By Stephanie Skordas, Director of Marketing & Communications

Parents as Teachers Guilford County (PATGC) believes all parents can be empowered to interact with their children in a way that encourages healthy well-rounded development, while enjoying their parenting journey.

“We work with families who are expecting children or have children up through their child’s entry into kindergarten or turn age six,” said Patti Learman, director of Parents as Teachers Guilford County. “Our work is built around the relationship that develops between the parent educator and the family. It’s a partnership for the parenting journey – these relationships are the ‘secret sauce’ that really make a difference.”

Learman explains that Parents as Teachers has four components to its program. Personal visits offer one-on-one time with a parent educator who shares child development information and activities. Regular screenings help parents make sure their child or children are healthy, safe, and developing on track. Group connections provide opportunities for families to share experiences, discuss challenges, and learn with other parents, and community resources are matched with families by parent educators to address parents’ concerns and needs.

From startup conversations to participating in the first cohort of the Continuous Quality Improvement (CQI), Parents as Teachers has been collaborating with Ready for School, Ready for Life (Ready Ready) for years.

“During the CQI process, we focused on bringing parent voice to our board,” Learman said. “We also did a lot of trauma-informed work with our parent educators so they understand how many families have experienced trauma and how we can best interact with them. Now it’s part of our policies and procedures and part of our regular work.”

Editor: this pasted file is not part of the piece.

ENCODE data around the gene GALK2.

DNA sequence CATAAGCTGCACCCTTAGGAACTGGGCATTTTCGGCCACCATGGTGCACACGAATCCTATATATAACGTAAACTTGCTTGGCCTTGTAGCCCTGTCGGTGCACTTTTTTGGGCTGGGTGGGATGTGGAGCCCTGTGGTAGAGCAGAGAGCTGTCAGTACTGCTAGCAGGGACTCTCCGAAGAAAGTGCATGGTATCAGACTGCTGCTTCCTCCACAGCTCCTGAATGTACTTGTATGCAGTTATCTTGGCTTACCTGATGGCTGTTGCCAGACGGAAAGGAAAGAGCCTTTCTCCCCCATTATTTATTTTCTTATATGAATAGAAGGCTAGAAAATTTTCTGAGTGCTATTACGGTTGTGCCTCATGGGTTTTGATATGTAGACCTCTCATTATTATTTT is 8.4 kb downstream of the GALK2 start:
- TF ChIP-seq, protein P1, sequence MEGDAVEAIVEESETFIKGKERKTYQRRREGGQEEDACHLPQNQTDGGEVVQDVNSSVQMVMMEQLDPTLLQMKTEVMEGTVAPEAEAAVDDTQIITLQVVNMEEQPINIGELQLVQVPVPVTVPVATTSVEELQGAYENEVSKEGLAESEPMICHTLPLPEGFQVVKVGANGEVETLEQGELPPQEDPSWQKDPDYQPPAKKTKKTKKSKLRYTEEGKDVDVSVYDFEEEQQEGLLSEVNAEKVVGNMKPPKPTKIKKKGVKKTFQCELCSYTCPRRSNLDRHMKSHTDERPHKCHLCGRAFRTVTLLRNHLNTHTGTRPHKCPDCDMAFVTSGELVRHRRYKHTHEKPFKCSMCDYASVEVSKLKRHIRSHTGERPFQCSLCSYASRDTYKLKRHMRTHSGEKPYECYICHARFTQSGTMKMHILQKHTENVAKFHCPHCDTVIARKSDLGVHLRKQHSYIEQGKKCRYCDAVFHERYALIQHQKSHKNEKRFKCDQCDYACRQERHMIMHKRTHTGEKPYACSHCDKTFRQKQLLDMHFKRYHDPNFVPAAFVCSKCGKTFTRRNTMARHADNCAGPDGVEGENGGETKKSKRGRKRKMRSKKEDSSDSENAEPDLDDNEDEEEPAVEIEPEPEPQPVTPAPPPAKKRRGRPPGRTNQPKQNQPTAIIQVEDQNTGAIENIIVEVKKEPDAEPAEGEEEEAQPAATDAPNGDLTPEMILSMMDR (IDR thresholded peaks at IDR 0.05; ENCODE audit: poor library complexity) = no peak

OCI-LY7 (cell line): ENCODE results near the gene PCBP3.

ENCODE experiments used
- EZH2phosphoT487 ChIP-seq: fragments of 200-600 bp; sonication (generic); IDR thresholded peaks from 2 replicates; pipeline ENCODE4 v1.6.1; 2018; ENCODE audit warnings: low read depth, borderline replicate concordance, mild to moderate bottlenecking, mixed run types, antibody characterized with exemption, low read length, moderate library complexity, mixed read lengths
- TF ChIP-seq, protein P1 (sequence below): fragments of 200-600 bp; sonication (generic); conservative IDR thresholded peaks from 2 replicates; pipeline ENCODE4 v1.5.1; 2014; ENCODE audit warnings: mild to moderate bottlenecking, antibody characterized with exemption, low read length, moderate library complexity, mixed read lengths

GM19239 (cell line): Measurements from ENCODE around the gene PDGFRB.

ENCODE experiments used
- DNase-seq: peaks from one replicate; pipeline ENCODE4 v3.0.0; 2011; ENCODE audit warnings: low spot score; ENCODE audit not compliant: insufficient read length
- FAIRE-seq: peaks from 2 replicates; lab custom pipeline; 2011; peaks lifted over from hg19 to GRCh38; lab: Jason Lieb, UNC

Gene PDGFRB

Generally, the organization works with 60-75 families each year. The COVID-19 pandemic did affect the numbers slightly, but Learman and her team were delighted that switching to virtual visits was welcomed by their families. “We actually saw an increase in our visit numbers because families were so anxious for interaction,” she said. “We also gave tablets with a wi-fi hotspot to more than a dozen families who didn’t have internet access, thanks to funding provided through Smart Start.”

Like Ready Ready, Parents as Teachers supports school readiness for Guilford County children. Helping children arrive at school with the knowledge, skills, and physical and emotional health needed is one of the focus areas for the organization. Creating strong families is another – recognizing that each family member’s experiences or actions affect the whole unit.

“Family well-being is one of our focus areas,” Learman said. “So, if a parent needs a GED or employment or housing, we’ll get them connected with those resources. At the same time, we help parents understand their child’s stages of development and how they can best nurture them. We also believe strongly in helping parents connect with other families to build a support network and social outlets – when they realize their two-year-old isn’t the only one acting a certain way, they can normalize the parenting struggles and share in the triumphs together. All these areas work together in a complete system.”

N.C. invests in early childhood development

For immediate release
Media contact: Stephanie Skordas, Director of Marketing & Communications stephanies@getreadyguilford.org or 336.579.2977 ext. 2015

N.C. budget includes funding for Ready for School, Ready for Life

(November 22, 2021 — GREENSBORO, N.C.) The newly-signed North Carolina budget includes $1.2 million in funding for Ready for School, Ready for Life (Ready Ready) and its mission to build a connected, innovative system of care for Guilford County’s youngest children and their families.